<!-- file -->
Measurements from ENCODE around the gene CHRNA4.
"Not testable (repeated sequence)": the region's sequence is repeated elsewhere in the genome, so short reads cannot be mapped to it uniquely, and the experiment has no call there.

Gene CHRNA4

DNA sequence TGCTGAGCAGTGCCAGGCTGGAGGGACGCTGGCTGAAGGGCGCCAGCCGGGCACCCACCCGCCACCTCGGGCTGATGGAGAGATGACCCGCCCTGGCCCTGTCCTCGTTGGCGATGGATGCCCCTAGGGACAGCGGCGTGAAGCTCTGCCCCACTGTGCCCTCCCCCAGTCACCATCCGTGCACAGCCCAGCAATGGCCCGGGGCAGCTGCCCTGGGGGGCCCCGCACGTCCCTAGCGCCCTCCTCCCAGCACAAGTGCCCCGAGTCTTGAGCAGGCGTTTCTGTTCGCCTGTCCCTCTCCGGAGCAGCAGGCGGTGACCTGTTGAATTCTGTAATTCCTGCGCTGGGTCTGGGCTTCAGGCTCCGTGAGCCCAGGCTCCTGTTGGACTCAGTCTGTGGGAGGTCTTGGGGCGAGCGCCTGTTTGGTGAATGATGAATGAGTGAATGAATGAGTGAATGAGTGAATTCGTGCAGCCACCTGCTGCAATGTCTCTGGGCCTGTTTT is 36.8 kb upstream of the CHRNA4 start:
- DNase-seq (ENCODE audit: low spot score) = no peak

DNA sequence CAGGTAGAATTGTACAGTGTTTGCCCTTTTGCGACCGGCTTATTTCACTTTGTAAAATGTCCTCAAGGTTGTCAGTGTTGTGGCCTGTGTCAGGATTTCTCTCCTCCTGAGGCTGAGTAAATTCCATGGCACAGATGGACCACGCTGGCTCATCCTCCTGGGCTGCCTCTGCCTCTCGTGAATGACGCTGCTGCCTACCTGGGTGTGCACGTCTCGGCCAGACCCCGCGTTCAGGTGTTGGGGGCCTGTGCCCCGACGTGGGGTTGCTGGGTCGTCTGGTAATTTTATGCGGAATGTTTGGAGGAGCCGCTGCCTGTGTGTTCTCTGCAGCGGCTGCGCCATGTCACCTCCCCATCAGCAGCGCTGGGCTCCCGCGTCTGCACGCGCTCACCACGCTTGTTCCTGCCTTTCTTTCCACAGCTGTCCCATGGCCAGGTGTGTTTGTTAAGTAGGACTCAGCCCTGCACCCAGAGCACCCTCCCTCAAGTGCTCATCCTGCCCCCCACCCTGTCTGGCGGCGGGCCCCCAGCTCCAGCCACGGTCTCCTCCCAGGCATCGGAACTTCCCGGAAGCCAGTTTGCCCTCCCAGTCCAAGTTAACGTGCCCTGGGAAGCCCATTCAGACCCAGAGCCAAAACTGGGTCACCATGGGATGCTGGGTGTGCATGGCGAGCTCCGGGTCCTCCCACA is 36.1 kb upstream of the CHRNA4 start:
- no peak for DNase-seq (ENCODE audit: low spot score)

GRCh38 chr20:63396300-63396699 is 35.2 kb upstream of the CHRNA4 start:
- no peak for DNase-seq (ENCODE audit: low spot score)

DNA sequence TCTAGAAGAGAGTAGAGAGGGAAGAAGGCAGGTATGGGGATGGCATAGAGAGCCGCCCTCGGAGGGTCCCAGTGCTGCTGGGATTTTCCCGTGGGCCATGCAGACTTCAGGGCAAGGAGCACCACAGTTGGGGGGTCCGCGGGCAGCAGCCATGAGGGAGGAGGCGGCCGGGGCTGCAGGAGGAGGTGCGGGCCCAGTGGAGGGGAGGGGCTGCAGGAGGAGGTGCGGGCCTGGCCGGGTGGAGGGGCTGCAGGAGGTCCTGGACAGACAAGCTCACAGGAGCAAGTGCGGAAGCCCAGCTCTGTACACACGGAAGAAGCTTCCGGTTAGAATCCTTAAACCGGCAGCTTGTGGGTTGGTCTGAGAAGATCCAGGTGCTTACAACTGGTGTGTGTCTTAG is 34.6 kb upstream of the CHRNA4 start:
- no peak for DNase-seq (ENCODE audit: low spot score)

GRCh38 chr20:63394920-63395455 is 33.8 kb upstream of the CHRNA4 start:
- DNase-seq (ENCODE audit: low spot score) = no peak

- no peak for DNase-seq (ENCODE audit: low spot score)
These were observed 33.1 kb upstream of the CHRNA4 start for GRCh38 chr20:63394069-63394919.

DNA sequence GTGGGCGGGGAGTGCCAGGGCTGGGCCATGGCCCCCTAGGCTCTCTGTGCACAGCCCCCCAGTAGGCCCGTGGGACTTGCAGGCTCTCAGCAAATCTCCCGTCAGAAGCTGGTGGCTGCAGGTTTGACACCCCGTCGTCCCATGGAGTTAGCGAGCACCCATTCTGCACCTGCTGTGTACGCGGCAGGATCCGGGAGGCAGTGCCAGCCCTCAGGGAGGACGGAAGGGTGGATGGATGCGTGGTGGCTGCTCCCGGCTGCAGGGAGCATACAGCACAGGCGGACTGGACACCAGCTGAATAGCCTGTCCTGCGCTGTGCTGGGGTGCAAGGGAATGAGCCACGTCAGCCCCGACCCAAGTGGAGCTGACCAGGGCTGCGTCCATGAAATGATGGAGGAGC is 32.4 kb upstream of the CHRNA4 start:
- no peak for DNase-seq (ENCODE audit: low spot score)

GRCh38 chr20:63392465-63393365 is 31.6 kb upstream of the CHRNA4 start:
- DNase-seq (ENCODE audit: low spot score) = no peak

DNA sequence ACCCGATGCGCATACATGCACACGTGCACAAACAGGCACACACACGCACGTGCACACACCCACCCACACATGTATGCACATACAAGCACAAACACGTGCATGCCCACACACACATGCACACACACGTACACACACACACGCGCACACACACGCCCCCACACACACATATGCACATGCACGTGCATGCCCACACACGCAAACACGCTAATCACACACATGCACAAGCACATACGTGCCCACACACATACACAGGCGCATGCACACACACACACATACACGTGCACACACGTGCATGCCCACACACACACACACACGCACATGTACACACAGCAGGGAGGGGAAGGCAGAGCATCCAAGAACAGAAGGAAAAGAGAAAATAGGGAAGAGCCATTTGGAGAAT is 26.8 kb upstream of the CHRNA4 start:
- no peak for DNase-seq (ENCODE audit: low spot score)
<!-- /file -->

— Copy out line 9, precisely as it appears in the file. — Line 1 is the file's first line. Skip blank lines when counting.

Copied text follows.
- no peak for DNase-seq (ENCODE audit: low spot score)